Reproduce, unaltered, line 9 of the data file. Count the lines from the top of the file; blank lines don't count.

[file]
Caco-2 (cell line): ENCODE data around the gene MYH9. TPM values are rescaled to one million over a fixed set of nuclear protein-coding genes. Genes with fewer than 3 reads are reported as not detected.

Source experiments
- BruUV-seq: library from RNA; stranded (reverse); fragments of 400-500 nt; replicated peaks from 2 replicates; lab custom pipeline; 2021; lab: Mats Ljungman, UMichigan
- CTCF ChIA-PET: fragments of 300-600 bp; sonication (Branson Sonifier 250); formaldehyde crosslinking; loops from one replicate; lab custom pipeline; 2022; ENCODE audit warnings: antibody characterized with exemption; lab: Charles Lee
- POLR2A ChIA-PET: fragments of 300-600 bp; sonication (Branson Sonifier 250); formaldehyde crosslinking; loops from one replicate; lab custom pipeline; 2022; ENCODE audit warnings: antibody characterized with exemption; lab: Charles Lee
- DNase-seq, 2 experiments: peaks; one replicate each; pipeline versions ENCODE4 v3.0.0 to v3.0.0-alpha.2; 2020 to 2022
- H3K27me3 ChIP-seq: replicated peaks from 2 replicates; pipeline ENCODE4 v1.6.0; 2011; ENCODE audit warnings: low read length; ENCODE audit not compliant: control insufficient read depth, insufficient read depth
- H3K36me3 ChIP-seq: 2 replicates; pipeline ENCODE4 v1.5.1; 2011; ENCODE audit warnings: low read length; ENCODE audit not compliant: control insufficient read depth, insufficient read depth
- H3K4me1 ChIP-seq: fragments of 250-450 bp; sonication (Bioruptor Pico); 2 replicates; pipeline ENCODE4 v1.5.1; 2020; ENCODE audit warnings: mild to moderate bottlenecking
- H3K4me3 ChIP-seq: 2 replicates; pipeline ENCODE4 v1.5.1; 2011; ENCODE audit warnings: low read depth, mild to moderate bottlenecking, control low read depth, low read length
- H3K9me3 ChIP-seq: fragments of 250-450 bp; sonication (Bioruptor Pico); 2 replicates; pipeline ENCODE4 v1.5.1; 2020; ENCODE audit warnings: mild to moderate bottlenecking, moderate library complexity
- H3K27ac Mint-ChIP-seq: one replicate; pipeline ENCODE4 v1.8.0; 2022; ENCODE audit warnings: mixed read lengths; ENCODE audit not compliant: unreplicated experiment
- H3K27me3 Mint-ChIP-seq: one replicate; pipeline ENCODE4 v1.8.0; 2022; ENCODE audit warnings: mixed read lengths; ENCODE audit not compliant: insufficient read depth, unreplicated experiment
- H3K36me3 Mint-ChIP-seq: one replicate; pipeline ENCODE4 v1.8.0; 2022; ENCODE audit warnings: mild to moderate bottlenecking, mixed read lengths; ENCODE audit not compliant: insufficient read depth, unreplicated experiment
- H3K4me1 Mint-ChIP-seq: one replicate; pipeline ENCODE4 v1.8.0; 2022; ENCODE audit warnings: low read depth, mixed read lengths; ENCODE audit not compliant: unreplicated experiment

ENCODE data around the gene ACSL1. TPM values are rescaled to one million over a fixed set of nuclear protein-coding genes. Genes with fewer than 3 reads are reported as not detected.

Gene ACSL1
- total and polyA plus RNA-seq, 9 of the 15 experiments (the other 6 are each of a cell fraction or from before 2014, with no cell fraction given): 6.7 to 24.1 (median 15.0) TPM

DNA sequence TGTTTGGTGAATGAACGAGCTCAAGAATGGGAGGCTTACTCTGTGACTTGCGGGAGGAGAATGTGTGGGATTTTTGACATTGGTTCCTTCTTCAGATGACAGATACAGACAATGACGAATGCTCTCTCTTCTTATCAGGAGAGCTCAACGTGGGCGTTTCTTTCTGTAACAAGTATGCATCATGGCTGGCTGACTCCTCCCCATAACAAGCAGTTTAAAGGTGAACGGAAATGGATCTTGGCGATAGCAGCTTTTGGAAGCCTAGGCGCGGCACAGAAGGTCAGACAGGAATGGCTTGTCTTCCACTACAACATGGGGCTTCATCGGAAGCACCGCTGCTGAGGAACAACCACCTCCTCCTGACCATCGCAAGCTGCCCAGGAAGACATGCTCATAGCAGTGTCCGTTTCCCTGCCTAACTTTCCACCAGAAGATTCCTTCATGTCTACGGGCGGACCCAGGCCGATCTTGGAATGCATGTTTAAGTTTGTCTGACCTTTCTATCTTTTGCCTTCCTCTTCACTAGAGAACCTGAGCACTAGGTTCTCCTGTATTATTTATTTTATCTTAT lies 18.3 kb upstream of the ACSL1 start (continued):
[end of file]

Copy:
- H3K4me1 ChIP-seq: fragments of 250-450 bp; sonication (Bioruptor Pico); 2 replicates; pipeline ENCODE4 v1.5.1; 2020; ENCODE audit warnings: mild to moderate bottlenecking